How do the 1975 and 1976 Reds compare? Both teams were great, thanks to the Great Eight, but the 1976 team led all MLB in every major offensive category and had the advantage in hits, runs, stolen bases, batting average, OBP, slugging percentage, OPS, OPS+ and total bases. One big difference was that Griffey and Foster became all-stars in 1976, and Gerónimo could easily have been an all-star too. The Reds were otherworldly in 1975, then the best of all-time in 1976.

Reds Records

Reds Single Season Records: Morgan .466 OBP and 132 walks in 1975. Rose 680 AB in 1973. Foster 52 homers, 149 RBI and 388 total bases in 1977. Tom Seaver .875 winning percentage and .956 WHIP in 1977.

Reds Franchise Leaders: Johnny Bench is the franchise leader in home runs, RBI, intentional walks, sacrifice flies and Gold Gloves. Pete Rose is the franchise leader in games, plate appearances, at bats, hits, runs, singles, doubles, walks, times on base, extra-base hits, total bases and runs created. Tony Pérez is second in RBI, third in home runs, fourth in total bases, sixth in games and at-bats and hits and doubles, and eighth in runs. Joe Morgan is second in steals and OBP, fourth in OPS, fifth in walks, and tenth in runs. Also, Morgan was the first player in MLB history to steal more than 600 bases and retire with a stolen base percentage above 80%. Concepción is second in games, third in hits and doubles, fifth in total bases, sixth in runs and steals, seventh in RBI and eighth in walks. Dan Driessen is tenth in games, at-bats and walks. George Foster is fourth in slugging percentage, sixth in home runs, seventh in OPS, ninth in RBI, and thirteenth in total bases. Ken Griffey Sr. is fifteenth in batting average at .303, sixteenth in runs, eighteenth in OBP and nineteenth in hits. Cesar Gerónimo is twenty-third in games.

Thus all the Great Eight and super-sub Dan Driessen show up in the top 25 rankings for the Reds franchise. The franchise rankings demonstrate that Rose, Bench, Pérez and Morgan were all-time top ten players for the Reds. The rankings also demonstrate that Foster was a premier slugger, that Concepción was a remarkably well-rounded player, and that Ken Griffey Sr. was a top 20 player. Gerónimo's defensive excellence does not show up in the offensive rankings, but the fact that he remains one of the top 25 Reds in games played demonstrates his real value as a player.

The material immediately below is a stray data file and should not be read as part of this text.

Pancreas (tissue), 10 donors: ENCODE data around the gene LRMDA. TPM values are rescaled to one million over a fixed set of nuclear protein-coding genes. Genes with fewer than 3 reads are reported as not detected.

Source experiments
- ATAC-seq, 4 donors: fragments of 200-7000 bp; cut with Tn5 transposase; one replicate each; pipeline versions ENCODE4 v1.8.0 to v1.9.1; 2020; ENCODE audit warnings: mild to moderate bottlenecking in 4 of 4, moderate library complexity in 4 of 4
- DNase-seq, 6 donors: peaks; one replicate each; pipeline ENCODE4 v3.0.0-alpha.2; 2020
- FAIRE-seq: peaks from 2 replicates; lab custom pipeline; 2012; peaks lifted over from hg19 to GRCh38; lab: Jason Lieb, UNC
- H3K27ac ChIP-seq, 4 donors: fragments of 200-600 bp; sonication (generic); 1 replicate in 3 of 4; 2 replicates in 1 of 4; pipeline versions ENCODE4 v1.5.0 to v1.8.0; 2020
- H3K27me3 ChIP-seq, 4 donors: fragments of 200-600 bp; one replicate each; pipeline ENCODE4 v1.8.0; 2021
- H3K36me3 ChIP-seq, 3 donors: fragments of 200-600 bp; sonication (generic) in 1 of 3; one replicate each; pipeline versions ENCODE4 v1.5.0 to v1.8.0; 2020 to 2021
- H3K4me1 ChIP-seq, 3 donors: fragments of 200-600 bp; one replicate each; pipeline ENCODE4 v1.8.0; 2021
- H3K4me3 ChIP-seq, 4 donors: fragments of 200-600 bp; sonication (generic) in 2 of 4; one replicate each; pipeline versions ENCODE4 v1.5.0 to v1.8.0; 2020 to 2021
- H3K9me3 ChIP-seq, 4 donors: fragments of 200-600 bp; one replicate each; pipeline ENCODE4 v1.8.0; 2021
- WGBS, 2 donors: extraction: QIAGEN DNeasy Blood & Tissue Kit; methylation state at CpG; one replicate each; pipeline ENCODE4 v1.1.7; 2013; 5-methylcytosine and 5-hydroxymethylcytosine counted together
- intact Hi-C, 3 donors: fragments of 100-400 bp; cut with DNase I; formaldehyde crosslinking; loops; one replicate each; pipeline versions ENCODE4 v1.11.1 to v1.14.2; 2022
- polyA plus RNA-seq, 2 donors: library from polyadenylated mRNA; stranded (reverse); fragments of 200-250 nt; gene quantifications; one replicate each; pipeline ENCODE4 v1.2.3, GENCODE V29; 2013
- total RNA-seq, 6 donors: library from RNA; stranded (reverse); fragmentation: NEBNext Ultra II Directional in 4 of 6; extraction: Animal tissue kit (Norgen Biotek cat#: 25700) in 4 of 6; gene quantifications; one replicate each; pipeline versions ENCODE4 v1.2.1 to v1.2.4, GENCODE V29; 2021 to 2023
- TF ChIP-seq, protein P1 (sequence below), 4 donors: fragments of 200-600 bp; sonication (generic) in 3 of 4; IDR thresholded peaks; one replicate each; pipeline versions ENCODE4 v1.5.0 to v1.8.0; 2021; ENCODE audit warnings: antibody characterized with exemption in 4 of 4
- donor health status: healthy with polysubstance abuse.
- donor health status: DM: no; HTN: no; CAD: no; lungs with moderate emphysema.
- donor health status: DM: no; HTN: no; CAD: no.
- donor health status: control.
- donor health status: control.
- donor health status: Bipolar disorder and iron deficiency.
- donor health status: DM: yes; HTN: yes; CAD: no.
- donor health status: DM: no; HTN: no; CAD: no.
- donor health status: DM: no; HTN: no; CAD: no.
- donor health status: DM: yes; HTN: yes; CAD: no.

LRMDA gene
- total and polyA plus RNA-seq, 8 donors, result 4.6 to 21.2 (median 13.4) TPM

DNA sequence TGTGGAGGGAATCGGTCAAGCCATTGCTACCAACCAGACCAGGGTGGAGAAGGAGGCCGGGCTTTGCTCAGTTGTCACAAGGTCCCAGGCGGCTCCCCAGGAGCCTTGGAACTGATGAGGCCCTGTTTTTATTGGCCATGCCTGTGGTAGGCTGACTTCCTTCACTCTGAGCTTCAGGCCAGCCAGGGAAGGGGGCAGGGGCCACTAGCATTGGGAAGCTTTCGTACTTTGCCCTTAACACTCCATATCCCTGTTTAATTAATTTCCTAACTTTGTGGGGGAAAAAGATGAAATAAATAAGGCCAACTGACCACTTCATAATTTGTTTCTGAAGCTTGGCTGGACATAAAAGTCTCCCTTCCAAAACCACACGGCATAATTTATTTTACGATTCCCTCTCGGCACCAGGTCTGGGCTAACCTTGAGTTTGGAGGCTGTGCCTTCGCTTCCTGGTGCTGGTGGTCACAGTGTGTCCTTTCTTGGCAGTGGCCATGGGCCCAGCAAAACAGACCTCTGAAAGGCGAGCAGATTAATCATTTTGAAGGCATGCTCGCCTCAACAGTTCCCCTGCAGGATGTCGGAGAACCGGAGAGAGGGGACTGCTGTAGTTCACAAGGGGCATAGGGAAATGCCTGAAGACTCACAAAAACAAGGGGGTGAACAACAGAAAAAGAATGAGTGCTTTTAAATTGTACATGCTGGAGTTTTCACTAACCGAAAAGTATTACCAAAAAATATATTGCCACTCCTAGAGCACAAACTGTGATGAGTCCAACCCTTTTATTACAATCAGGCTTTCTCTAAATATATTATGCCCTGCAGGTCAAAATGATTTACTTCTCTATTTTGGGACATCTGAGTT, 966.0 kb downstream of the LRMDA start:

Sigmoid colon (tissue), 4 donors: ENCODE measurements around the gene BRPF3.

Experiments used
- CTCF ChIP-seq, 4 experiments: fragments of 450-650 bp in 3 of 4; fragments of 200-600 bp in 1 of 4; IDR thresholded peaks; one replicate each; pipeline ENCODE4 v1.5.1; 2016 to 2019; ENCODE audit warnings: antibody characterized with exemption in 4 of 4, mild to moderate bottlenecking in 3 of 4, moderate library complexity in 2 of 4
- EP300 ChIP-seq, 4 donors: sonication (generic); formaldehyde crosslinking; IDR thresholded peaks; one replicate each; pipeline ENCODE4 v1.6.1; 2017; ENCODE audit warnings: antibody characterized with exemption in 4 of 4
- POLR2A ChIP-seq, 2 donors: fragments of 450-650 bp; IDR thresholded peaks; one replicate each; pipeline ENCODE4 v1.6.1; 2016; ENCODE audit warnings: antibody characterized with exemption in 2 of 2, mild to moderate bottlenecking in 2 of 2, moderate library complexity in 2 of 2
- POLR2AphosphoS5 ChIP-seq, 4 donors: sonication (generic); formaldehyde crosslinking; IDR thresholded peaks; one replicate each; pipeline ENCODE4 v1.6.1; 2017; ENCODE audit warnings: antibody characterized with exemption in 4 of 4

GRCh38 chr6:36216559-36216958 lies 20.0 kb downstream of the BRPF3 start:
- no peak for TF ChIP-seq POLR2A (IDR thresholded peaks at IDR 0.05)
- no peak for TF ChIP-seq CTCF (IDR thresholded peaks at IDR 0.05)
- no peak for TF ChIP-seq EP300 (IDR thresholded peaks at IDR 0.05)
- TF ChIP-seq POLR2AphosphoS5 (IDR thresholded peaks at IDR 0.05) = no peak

Reds General Manager Bob Howsam deserves a lot of credit for the success of the Big Red Machine dynasty. In 1971, he traded for Joe Morgan, Cesar Gerónimo and George Foster. Foster became a five-time all-star and NL MVP. Gerónimo was a great defensive center with a powerful arm, excellent speed and some pop in his bat. Morgan was a future hall-of-famer, a two-time NL MVP, and an all-star all eight years that he played for the Reds, averaging 102 runs and 51 steals per season, with a .415 OBP. Howsam also hired the then-unproven George "Sparky" Anderson as Reds manager. However, some Reds fans will never forgive Howsam for trading Tony Pérez to the Montreal Expos after the 1976 season (including this one)!

The next two big moves were up to Reds Manager Sparky Anderson. Both big moves were made in 1975. First, Sparky moved Pete Rose to third base, which allowed George Foster and Ken Griffey to both play regularly in the outfield, rather than being platooned. Then, Sparky moved Griffey to second in the batting order, which allowed Morgan to hit third. Suddenly, the Reds had three "table setters" who were on base A LOT. The three would combine for 354 runs in 1976, an average of 118 runs each. All three had OBP's above .400, led by Morgan's .444. If we determine the total "net bases" produced by the trio in 1976, by adding total bases, walks and steals, we get 446 for Morgan, 394 for Rose, and 349 for Griffey. Together, they produced 1,189 net bases. How does that compare to their main NL West challengers, the Los Angeles Dodgers? From looking at box scores, it appears the first three hitters for the Dodgers were typically Davey Lopes (265), Bill Buckner (304) and Steve Garvey (353), for a total of 922 net bases. That means the first three Reds gave their teammates 267 more chances to be driven in. It is also striking that the least productive of the three Reds, Griffey, was nearly equivalent to Garvey in net bases. So it's no wonder that the Reds finished ten games ahead of the Dodgers, even though the Reds' pitching was average for the league that year. How did the Reds compare to their main NL East competitors, the Philadelphia Phillies? Again, from looking at box scores it appears that the first three Phillies were typically Dave Cash (294), Larry Bowa (250) and Mike Schmidt (420), for a total of 964. So the Reds trio gave their teammates an advantage of 225 more net bases. And the Reds trio were not just better at setting the table. They also had markedly higher collective slugging percentages and RBIs. And they had more collective stolen bases, so they were putting more pressure on the competition in every possible way.